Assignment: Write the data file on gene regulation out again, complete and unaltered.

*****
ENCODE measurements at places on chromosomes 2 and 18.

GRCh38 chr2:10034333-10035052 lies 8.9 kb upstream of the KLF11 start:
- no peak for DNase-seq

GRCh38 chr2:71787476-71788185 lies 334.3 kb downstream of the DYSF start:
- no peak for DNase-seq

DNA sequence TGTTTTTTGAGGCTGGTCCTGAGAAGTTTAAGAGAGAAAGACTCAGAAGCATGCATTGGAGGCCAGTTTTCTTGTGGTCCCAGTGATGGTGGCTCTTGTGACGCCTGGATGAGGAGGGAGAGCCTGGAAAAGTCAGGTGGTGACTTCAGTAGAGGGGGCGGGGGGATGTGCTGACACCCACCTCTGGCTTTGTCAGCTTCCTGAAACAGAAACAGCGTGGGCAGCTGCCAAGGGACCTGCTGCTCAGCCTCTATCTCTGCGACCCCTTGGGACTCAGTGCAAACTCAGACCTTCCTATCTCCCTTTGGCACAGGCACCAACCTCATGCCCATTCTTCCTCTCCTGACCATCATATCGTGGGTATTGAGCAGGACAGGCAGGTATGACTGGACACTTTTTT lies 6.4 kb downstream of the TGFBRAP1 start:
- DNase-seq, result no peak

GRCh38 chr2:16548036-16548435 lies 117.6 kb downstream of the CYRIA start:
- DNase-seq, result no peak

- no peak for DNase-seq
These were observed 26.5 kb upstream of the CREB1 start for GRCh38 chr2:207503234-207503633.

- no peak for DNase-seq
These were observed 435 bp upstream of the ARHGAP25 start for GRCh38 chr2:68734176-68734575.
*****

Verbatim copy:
ENCODE measurements at places on chromosomes 2 and 18.

GRCh38 chr2:10034333-10035052 lies 8.9 kb upstream of the KLF11 start:
- no peak for DNase-seq

GRCh38 chr2:71787476-71788185 lies 334.3 kb downstream of the DYSF start:
- no peak for DNase-seq

DNA sequence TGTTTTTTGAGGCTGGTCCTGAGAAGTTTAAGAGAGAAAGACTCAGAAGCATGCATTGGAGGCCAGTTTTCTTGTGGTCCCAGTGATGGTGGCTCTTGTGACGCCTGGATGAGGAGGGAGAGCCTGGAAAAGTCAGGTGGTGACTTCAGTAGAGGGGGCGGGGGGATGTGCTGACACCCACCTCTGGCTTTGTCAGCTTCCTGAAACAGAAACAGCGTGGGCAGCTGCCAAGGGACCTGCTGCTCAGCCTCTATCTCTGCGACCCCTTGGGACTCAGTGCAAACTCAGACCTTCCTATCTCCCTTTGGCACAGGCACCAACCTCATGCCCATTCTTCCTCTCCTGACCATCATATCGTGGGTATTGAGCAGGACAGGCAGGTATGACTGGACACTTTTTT lies 6.4 kb downstream of the TGFBRAP1 start:
- DNase-seq, result no peak

GRCh38 chr2:16548036-16548435 lies 117.6 kb downstream of the CYRIA start:
- DNase-seq, result no peak

- no peak for DNase-seq
These were observed 26.5 kb upstream of the CREB1 start for GRCh38 chr2:207503234-207503633.

- no peak for DNase-seq
These were observed 435 bp upstream of the ARHGAP25 start for GRCh38 chr2:68734176-68734575.